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No more reports: we must fix mental health crisis now


The state’s mental health system was failing before the pandemic and it’s time political parties committed to policy and investment to rebuild, argues Geoff Harris.

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Friday the 13th is superstitious and ominous, if you believe in that kind of thing.

I don’t necessarily believe that, but on Friday 13 October 2017 we predicted ominous events – and told you about it in this very publication.

On that day, I wrote: “Over the past three years we have lost more than $10 million in funding – and that has not been replaced.

“The services that were cut were not just general mental health services but very specific ones that had proved to be highly effective.”

The NDIS rollout had begun and there were plans to cut mental health funding even more. We pointed out that this was bad policy as NDIS, even fully implemented, was only ever designed for a relatively small cohort of people and there were already far more people needing support than we had places for.

We pointed out the evidence that providing community support reduces reliance on emergency care. We said back then we were standing on a cliff face and if we don’t invest in preventative mental health support we were going to fall off.

We’ve seen some of the $10m replaced and the cuts were less than was originally proposed. But despite this, it is fair to say we have now fallen off that cliff.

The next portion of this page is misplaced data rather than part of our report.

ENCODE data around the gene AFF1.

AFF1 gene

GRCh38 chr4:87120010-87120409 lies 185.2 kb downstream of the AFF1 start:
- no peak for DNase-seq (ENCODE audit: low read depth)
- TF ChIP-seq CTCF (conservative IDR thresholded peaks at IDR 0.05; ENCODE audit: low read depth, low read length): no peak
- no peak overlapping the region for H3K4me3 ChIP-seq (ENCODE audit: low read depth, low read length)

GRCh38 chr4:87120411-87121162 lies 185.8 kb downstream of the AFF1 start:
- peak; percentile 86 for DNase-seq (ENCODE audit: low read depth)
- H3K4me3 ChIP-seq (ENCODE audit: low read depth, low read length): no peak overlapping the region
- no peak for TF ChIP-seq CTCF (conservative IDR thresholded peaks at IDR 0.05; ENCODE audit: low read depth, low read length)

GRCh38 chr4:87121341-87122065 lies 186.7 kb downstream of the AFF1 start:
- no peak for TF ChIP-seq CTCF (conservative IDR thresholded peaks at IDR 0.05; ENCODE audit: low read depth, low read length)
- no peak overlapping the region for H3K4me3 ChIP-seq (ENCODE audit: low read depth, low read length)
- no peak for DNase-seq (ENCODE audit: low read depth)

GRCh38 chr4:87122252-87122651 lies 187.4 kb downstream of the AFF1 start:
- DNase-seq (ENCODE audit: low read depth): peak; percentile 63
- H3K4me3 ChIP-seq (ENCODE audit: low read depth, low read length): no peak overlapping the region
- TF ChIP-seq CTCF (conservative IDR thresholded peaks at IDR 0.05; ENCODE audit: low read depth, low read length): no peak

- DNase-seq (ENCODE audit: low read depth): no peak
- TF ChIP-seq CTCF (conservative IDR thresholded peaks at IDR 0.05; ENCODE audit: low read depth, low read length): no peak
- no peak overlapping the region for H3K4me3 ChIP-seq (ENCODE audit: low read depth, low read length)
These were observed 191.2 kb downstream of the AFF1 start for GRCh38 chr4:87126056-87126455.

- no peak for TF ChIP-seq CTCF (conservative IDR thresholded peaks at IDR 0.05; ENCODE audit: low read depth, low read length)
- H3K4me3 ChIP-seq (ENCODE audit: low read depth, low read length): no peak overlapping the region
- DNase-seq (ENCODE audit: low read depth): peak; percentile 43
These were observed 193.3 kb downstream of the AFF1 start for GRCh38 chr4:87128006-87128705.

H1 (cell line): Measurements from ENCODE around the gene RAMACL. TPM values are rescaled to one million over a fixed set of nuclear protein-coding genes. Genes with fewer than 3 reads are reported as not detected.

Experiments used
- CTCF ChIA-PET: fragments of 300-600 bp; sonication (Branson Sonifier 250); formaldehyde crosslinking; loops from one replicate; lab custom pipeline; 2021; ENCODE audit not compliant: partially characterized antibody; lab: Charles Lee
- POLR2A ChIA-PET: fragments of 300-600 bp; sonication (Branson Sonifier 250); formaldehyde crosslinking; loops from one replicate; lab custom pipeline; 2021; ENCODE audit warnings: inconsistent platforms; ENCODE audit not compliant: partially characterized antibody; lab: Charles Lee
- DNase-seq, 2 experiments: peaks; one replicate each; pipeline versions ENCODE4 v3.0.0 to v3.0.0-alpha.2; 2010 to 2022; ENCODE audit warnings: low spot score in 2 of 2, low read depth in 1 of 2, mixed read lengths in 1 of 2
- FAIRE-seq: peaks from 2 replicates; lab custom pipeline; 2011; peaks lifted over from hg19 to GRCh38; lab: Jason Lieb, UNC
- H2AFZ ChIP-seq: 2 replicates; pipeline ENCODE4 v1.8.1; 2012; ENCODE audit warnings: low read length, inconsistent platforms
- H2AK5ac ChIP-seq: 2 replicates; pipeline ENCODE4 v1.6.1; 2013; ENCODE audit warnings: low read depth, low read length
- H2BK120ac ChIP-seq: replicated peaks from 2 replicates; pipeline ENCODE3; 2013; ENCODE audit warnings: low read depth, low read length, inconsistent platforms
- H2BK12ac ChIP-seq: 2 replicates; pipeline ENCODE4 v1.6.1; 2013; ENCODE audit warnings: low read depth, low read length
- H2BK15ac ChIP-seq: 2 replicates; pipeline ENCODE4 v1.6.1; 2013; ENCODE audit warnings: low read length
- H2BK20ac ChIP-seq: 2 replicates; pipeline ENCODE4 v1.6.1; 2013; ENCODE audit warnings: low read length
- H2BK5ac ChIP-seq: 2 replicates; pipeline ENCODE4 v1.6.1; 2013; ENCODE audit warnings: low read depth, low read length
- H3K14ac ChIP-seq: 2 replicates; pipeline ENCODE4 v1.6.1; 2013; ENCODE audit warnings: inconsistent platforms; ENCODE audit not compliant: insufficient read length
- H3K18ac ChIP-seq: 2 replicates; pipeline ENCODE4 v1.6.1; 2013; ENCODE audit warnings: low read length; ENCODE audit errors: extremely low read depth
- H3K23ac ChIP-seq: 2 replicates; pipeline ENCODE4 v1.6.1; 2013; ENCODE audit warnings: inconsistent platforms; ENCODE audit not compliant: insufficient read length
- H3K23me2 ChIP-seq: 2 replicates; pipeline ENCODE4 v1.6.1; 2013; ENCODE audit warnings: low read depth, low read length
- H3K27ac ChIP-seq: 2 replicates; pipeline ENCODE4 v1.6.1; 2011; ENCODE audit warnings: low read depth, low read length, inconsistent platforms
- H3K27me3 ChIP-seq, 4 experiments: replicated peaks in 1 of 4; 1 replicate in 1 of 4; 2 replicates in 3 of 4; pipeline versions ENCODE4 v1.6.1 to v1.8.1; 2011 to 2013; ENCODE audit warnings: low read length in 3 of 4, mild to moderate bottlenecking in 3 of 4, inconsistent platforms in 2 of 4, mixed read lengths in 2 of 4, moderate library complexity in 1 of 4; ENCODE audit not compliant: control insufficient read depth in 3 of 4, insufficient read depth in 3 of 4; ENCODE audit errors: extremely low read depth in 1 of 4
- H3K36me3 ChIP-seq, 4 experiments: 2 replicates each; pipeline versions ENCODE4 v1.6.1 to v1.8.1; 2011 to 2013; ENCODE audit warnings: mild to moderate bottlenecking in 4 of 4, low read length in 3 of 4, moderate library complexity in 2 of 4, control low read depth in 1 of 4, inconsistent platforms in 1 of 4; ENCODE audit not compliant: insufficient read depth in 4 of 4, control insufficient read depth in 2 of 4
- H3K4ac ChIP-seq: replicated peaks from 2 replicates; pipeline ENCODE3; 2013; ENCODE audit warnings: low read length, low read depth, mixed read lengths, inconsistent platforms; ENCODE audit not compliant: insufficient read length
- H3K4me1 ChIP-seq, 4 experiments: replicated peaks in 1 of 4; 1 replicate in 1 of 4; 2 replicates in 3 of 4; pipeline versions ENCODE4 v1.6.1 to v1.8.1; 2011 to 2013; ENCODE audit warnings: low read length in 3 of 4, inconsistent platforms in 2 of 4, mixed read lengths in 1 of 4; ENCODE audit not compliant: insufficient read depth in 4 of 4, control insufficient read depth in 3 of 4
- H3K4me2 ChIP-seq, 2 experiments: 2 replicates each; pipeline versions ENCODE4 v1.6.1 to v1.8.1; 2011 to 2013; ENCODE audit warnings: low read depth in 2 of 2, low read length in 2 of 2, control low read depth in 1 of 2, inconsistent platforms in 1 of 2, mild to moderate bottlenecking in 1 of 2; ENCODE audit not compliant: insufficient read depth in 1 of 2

Sure a lot has happened since 2017 including a pandemic and that has increased demand on our systems. But has our news cycle become so consumed by COVID that we have forgotten there was a problem before it?

COVID is having an impact on people needing mental health support, mostly around issues of anxiety and suicidal ideation. Yet COVID didn’t break the system; it was already collapsing. InDaily highlighted a fractured system back in 2017, so it was not just our Friday the 13th prediction.

With some perspective over the stories we hear today, we need to remember that solutions are still possible.

The Urgent Mental Health Care Centre has been a welcome addition with over 1000 people using it for support since its opening in March. Their responses have been positive and we hear the Ambulance service is appreciative of it too. Investment by the SA Government will see it extending its hours to 24/7, which is welcomed.

With a proposed Mental Health Crisis Stabilisation Centre in the north as part of the recent State Budget, we can be hopeful more is planned. The South Australian Mental Health Services Plan has even more solutions and what we need now is smart, targeted investment to go with its full implementation.

We are dealing with a human rights issue where people impacted by mental illness do not get the supports they need to get well, stay well and reduce reliance on emergency care. We shouldn’t need any more reports, commissions or evaluations to tell us this. The stories we hear every day are evidence enough.

As we move towards the 2022 State Election it’s time to not just ask our candidates and parties, what are they doing to fix the problem, but to look at whether their answer really is the right solution.

Geoff Harris is executive director of the Mental Health Coalition of South Australia

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